UPDATE: MTA Chief Ralign T. Wells has come out against agency employees who have sought to prohibit photography, telling the Baltimore Sun, “We don’t have a policy restricting photography. The actions of some of these officers are not reflective of the agency stance.” He said he will work to settle with the ACLU before any lawsuit can be filed.
The Maryland ACLU may sue on behalf of Christopher Fussell, a train enthusiast, who was taking photos of a Baltimore train station and told to stop this past March. Fussell takes photos of trains and railroad stations all over the US — he takes about 15,000 to 20,000 a year — but it was the Charm City that gave him trouble. He was taking photos of Baltimore’s Cultural Center station when an employee ordered him to stop and threatened to call police.
The [ACLU] warned that unless the agency meets a series of conditions by Sept. 1, it will take the MTA to court — where it expects to win.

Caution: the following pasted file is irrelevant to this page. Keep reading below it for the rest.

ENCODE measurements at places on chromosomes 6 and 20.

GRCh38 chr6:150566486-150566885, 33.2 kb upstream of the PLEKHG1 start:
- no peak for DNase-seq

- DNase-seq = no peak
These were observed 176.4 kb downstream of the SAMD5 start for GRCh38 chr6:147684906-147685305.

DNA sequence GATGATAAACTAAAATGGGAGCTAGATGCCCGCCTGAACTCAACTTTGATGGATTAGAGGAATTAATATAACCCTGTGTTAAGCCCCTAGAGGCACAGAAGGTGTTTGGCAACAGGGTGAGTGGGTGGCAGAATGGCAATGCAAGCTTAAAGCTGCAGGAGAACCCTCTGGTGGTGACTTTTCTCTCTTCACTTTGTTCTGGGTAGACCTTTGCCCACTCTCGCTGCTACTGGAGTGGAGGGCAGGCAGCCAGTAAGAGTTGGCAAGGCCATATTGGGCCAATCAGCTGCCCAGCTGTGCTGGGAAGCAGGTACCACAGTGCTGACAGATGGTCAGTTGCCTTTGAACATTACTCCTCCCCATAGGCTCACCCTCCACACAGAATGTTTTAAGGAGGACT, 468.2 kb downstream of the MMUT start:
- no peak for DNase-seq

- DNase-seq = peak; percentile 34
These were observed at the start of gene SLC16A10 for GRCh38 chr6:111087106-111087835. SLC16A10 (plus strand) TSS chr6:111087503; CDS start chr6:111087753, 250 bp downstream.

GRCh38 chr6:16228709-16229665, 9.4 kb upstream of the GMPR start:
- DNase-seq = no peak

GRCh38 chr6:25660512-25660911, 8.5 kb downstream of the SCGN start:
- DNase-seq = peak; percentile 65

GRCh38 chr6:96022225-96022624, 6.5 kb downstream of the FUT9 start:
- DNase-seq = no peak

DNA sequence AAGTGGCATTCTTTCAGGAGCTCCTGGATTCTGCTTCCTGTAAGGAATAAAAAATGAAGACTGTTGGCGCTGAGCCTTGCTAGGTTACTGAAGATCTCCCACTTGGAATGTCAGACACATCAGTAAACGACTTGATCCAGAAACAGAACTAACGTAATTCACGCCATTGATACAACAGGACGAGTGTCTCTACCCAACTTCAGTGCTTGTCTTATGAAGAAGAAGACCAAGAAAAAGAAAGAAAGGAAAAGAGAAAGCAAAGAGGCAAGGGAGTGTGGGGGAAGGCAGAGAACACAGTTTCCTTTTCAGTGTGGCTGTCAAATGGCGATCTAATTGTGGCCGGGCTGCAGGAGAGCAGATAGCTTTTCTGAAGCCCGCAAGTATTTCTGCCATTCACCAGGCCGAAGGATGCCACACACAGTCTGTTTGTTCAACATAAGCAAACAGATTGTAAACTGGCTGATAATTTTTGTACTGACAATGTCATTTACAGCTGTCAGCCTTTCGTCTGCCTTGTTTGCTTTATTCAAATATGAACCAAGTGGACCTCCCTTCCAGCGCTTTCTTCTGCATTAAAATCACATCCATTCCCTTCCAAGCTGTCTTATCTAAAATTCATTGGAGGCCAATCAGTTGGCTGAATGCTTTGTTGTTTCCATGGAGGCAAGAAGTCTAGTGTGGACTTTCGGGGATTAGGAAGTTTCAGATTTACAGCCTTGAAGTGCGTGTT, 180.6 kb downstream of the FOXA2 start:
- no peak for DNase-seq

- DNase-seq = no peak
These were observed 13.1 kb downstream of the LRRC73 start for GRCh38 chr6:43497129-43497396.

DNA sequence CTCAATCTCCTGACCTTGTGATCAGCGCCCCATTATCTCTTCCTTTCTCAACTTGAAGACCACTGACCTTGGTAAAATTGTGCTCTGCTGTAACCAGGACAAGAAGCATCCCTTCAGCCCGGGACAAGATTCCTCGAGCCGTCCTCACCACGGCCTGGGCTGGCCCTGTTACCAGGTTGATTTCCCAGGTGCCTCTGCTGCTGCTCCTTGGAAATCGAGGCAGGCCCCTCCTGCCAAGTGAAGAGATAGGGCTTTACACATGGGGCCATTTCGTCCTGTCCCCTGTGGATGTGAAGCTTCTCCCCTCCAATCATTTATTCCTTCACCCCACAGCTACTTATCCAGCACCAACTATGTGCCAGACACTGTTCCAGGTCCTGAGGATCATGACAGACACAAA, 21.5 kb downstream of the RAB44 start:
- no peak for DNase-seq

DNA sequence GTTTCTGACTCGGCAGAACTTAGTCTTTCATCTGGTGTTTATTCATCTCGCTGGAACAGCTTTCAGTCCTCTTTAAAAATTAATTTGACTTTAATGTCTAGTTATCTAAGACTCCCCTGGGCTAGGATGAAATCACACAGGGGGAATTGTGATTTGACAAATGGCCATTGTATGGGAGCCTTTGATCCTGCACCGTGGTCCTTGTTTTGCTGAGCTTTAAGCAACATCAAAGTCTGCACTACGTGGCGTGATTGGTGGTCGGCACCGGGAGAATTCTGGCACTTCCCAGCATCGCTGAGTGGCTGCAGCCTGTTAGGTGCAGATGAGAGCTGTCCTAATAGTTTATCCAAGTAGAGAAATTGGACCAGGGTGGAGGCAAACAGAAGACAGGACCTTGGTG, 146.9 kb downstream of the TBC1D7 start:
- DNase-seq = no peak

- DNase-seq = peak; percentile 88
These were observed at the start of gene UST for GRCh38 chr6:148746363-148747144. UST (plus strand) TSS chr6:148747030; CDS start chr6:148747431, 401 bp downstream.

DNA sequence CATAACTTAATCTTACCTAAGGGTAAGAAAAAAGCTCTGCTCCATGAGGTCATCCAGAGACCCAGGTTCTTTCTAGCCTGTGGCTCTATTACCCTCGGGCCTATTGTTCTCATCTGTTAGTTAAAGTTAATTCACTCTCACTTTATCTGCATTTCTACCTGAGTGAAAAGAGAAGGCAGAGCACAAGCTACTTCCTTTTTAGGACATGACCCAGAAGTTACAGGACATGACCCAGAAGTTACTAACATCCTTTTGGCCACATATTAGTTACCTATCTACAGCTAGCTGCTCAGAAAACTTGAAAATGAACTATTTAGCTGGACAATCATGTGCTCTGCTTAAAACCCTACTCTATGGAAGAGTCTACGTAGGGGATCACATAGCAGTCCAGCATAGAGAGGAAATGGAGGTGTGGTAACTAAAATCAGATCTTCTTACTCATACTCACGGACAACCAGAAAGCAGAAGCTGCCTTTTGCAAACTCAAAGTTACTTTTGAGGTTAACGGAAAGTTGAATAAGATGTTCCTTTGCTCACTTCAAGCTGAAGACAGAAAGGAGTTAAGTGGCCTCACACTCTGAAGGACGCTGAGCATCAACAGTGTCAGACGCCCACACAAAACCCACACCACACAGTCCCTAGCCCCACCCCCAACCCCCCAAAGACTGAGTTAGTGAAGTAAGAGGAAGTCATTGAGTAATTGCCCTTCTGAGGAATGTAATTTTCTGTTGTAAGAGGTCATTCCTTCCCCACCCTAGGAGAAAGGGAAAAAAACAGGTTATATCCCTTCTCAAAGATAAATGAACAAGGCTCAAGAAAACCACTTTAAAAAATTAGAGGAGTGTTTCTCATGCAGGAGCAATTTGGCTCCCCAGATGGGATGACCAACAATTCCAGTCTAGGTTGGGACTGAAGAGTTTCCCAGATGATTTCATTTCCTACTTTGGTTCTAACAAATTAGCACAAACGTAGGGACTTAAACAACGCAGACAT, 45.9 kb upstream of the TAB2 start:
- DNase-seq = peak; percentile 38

Civil libertarians and rights advocates say police have been given no new powers to curb photography since 9/11. In many cases, they say, police are making up laws and rules on the spot and issuing orders they have no right to give.
Interestingly, the ACLU worked to settle a 2006 incident amicably, where one of their own staffers was told to stop taking photos by the MTA, but they say they’re not going that route this time. Staff Attorney David Rocah says they’ve been trying that for five years and it hasn’t brought about change.
Often it takes a big lawsuit to get people’s attention.